Why is Marius contemplating the Manuel du Baccalauréat? He would have sat his bac five years ago, so why does he have it on the brain? And I suspect the opinion comes from hanging around Courfeyrac's friends – Combeferre obviously has a particular respect for Molière if he bothers adapting that playwright as a smackdown, and you've got him and Bahorel earlier arguing about the need for classical French tragedy. Not that Marius was necessarily incapable of having these thoughts on his own, but they do fit in with things Combeferre has said.
“He had a sharp ringing in his ear.” Oh god, I know this feeling. It's like the ringing of silence as if you're suddenly in this bubble of hormones and you can barely hear yourself talk, which is awful because you're desperately trying not to say anything stupid, and your head also sort of swims as if you're drunk. (Thank you, particular actor who is the reason I know this feeling all too well. Since I didn't manage to get over it in more than five years, it's probably best you've left the business because I'm likely never getting over it.)
Marcos Obregon de la Ronda: Picaresque novel by Vicente Espinel
. You can read the whole thing, in English, here
. All about Gil Blas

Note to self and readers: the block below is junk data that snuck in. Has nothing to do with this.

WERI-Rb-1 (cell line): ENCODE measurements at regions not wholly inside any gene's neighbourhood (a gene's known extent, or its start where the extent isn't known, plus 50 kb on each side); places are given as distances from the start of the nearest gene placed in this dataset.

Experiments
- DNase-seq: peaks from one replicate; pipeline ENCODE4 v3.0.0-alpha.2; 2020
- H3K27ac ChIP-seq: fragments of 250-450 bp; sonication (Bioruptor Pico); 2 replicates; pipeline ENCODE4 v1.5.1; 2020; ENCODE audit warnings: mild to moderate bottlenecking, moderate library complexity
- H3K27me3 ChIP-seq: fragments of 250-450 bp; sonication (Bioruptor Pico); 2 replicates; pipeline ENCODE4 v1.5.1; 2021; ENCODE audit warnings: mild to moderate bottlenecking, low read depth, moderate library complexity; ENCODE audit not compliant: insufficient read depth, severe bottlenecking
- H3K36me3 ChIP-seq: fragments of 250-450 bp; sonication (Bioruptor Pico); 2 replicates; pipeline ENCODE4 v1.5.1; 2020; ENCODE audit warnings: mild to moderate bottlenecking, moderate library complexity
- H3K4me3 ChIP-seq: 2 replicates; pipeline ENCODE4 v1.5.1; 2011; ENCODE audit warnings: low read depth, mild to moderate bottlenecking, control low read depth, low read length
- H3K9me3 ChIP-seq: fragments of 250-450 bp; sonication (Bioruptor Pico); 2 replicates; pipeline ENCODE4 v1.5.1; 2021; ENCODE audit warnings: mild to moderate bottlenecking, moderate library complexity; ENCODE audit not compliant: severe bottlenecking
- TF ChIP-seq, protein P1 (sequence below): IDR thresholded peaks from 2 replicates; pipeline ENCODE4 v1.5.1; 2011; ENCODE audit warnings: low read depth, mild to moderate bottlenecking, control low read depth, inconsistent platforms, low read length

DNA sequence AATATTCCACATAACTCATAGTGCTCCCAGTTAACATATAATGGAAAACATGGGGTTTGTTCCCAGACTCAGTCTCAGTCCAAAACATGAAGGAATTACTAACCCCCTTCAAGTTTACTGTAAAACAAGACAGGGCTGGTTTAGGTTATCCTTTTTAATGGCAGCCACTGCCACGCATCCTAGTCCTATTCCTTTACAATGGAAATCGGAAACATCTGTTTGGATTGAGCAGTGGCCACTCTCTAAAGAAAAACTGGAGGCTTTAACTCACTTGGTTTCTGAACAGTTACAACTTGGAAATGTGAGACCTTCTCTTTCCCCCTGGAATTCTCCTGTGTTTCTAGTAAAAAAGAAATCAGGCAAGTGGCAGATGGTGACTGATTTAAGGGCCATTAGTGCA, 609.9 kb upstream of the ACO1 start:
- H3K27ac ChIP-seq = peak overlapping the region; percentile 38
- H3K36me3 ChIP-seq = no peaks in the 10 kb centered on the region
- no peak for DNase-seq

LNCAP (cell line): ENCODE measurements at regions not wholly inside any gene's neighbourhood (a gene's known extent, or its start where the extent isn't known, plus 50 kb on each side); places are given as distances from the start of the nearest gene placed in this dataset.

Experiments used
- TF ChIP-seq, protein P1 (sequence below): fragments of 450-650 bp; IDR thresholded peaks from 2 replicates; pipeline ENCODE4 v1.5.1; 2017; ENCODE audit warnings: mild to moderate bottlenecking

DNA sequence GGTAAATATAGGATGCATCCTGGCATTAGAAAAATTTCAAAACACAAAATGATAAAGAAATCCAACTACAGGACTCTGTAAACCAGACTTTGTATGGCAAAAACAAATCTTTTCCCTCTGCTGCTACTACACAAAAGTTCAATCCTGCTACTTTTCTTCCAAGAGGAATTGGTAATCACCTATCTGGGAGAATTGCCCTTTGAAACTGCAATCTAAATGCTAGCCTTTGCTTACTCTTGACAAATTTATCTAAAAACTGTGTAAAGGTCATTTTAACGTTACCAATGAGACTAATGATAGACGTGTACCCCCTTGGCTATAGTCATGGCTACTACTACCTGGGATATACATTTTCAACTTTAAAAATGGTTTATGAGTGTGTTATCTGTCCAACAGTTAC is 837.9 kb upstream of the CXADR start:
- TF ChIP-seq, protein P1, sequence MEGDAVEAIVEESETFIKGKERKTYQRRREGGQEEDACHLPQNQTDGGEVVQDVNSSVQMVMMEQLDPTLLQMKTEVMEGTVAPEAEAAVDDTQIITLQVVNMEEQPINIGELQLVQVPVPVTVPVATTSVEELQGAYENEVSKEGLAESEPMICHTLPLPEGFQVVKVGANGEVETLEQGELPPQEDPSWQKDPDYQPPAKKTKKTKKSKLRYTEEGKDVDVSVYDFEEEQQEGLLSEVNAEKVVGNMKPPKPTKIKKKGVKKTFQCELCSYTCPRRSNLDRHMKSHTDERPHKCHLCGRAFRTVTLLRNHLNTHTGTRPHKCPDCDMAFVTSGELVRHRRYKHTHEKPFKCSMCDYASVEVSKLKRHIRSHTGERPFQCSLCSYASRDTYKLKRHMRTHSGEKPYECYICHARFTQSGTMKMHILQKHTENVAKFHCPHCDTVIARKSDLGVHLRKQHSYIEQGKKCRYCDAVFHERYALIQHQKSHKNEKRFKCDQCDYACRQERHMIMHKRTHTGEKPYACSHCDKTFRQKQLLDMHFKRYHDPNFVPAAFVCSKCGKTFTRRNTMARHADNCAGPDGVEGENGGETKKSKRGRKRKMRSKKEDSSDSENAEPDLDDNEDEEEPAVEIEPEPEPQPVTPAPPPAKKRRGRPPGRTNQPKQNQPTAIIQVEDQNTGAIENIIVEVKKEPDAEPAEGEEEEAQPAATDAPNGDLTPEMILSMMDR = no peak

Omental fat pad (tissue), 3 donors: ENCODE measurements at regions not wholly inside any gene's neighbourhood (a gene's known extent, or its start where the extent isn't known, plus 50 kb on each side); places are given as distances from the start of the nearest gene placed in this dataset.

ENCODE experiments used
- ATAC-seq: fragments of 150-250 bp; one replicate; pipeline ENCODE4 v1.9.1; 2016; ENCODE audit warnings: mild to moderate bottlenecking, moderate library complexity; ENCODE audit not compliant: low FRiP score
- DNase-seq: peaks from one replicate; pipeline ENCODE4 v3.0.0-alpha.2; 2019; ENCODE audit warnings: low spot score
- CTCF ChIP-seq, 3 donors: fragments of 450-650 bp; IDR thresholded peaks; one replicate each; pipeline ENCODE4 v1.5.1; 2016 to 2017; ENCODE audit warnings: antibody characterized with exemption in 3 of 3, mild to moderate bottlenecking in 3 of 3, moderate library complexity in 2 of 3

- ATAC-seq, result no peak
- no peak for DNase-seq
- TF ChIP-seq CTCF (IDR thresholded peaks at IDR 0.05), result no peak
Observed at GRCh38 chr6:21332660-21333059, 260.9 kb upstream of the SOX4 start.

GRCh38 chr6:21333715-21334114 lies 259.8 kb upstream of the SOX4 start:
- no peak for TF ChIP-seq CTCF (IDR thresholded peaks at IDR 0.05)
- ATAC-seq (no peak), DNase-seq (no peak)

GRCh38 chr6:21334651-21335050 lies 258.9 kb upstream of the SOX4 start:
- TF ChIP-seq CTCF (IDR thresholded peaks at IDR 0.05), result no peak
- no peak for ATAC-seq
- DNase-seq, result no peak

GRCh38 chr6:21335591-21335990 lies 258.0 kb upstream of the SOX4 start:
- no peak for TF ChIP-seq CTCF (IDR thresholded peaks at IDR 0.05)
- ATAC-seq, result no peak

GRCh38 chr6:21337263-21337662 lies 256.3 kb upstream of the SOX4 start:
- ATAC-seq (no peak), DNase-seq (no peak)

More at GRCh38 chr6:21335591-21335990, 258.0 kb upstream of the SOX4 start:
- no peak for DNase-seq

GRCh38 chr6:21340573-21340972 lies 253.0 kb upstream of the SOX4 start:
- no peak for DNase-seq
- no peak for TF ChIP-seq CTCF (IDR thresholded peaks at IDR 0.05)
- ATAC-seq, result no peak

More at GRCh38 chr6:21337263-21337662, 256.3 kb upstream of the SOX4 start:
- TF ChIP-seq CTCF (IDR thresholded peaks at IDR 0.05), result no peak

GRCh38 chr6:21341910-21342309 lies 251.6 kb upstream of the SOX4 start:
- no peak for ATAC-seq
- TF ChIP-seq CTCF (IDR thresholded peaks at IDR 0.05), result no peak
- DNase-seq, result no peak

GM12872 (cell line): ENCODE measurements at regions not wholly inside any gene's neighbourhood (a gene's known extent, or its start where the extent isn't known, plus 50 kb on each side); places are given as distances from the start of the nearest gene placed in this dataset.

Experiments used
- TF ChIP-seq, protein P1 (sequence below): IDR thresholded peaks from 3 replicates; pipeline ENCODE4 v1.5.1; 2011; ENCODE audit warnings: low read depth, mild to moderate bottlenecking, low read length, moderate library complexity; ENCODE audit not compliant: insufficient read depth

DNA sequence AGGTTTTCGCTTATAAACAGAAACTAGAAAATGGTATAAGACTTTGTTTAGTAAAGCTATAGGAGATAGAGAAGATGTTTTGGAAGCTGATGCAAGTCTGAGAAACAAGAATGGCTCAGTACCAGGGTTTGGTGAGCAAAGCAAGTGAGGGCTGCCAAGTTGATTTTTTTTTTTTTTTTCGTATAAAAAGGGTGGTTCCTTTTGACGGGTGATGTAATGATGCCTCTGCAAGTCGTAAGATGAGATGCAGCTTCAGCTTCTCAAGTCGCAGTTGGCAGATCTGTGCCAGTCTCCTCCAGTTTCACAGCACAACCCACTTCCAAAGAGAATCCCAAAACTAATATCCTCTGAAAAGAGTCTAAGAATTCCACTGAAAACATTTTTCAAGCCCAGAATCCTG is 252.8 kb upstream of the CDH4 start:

, which used aspects of Espinel's novel. The Spanish again links Marius with Hugo, as well as the literary bragging rights. Which seem sort of out of character for Marius, since Marius works as little as possible. But then, that may well be the point, that he suddenly has someone worth bragging to. And it's worth bragging about, considering François de Neufchâteau
is dead. The hazard of Hugo pulling autobiographical details? If Marius wrote that foreword, he did it at the age of 10 (that edition of Gil Blas was published in 1820, when Hugo was Marius' age). We're up to two zombies in Marius' life now!
And yes, I am laughing at him again for tripping because he thought she might be looking at him. It's actually quite cute, since we aren't to stalkerrifc territory yet. And for thinking that surely she must not be insensible to his nice coat and trousers.
Yes, Marius, the sparrows are mocking you for being a pansy
I do kind of get where Marius is coming from here. He's gotten caught, he's trying not to get caught, he doesn't want to look eager, and then all he can think about is the major flaw he can see, so of course she must have seen it, too.Audry de Puyraveau